Secure Connections #

Secure connections are commonly used when talking about computer security. Here, we go through what a secure connection is, how it works, and the attacks that a properly secured connection prevents.

Generally, secure connections should be:

  • Authenticated: One or both machines should be sure that they’re talking to the right person.
  • Confidential: The only machines that can read the data should be the machines at either end.
  • Unmodified: The data should not be able to be modified or replaced in the middle of the connection (also called ‘data integrity’).

Let’s go over each of these properties, and why each is necessary for establishing secure communications.

Alice, Bob and Eve

In the following examples, I'm going to be using three names: Alice, Bob, and Eve.

In security, the names "Alice" and "Bob" represent two people communicating. The names "Eve" and "Mallory" are typically used to represent bad actors, trying to compromise the security of Alice and/or Bob in some way.

Authentication #

One or both machines need to be sure of who they’re talking to. For instance:

Authenticated Session

If the identity of each end is not authenticated, someone can sit in the middle and pretend to be either end:

Unauthenticated Session

In this scenario, Alice thinks that she’s talking to Bob, and Bob thinks that he’s talking to Alice. Eve can see (and modify) everything that Alice and Bob are sending between each other.

Confidentiality #

Both machines need to make sure that nobody else can read the information being sent between them. To do this, the information is encrypted in some way before being sent, and then decrypted (or unencrypted) at the remote end before being read.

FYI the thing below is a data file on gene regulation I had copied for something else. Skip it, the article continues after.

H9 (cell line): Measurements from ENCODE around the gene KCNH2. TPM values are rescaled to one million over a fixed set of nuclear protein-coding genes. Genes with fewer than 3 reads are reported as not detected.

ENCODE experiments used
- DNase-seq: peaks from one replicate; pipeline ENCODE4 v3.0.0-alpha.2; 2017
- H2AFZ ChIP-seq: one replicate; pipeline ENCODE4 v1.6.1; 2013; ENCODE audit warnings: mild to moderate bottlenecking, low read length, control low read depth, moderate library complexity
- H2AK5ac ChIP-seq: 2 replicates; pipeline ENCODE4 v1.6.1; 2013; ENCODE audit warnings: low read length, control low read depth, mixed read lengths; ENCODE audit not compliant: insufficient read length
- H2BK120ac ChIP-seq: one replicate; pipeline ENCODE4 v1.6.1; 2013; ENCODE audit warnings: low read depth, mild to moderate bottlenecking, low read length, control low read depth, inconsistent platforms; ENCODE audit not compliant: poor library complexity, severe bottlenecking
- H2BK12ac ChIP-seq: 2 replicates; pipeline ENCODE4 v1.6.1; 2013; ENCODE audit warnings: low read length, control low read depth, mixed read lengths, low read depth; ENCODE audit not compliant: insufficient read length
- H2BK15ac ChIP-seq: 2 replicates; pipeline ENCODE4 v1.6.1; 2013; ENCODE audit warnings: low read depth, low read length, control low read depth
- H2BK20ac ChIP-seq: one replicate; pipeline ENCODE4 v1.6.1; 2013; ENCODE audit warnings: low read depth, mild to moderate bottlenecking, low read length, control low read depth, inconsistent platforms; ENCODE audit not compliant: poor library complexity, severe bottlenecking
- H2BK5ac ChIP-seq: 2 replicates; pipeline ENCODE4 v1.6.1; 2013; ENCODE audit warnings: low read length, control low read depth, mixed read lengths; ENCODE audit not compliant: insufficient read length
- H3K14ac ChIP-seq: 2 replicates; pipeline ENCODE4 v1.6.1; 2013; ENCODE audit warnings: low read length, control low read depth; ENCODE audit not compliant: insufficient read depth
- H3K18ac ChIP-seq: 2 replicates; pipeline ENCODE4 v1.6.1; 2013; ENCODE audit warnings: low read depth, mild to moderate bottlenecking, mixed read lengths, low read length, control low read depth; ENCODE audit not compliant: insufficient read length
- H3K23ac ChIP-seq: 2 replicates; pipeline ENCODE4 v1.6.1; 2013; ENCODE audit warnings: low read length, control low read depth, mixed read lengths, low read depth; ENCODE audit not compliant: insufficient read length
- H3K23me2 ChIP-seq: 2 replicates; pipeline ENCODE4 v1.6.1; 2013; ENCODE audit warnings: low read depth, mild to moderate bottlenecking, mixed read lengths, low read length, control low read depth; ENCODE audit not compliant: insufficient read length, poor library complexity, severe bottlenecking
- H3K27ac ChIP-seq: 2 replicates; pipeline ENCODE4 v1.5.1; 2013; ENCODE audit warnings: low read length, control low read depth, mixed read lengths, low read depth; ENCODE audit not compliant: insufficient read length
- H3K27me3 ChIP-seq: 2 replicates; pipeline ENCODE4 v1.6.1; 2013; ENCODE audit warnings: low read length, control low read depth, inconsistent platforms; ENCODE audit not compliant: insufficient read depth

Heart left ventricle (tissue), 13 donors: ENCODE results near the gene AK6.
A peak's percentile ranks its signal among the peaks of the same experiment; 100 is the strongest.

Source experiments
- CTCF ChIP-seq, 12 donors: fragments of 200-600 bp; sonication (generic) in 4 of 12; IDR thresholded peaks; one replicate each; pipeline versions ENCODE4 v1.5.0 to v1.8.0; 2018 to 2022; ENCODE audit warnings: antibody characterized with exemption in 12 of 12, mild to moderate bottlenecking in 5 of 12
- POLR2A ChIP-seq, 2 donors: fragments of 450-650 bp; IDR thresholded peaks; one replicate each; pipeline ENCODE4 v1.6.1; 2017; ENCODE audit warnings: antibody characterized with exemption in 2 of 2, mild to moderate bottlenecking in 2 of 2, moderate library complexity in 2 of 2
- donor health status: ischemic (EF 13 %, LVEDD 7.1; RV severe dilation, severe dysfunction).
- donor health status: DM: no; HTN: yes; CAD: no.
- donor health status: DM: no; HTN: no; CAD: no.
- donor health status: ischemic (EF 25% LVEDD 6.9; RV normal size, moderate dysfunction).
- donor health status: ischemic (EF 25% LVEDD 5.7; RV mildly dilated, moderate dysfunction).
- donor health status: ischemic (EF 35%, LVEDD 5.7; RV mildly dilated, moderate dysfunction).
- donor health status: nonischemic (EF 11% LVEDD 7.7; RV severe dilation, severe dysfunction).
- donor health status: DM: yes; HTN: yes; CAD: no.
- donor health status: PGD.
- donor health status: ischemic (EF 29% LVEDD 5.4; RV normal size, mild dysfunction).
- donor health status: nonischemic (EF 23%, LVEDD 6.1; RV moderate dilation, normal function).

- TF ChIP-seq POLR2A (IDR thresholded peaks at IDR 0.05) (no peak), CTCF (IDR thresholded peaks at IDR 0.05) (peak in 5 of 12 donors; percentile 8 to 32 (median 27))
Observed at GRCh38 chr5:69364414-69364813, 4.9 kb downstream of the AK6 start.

Here’s an example of an encrypted, confidential link:

Encrypted Link

Because the link is encrypted, Eve cannot read any of the data Alice and Bob are sending to each other.

In this example, the data is not encrypted, and in turn isn’t confidential:

Unencrypted Link

Since the data isn’t protected in any way, Eve can see everything being sent over the link.

Integrity #

The data needs to be unmodifiable. That is, if it’s modified in transit, each end must know that it’s been modified and be able to throw out the data as necessary.

Here’s an example of Eve changing the recipient of a money transfer and it (correctly) being detected:

Verified Message

Eve replaces Bob’s account with herself in the money transfer, to try to get the money transferred to her own account instead of Bob’s. However, the verification code no longer matches and the bank is able to detect the tampering.

In this example, the bank is not able to detect message tampering:

Tampered Message

Because there is no verification that the message was sent correctly, unmodified, Eve is able to trick the bank into sending money to her own account.

Overview #

A communication channel can be secure if it has:

  • Authentication: One or both sides can be sure of who they’re talking to.
  • Confidentiality: Nobody can spy and discover what’s being said in the middle.
  • Integrity: Nobody can replace, replay, or tamper with messages in the middle.

If any of these properties are missing, it’s generally not a secured connection.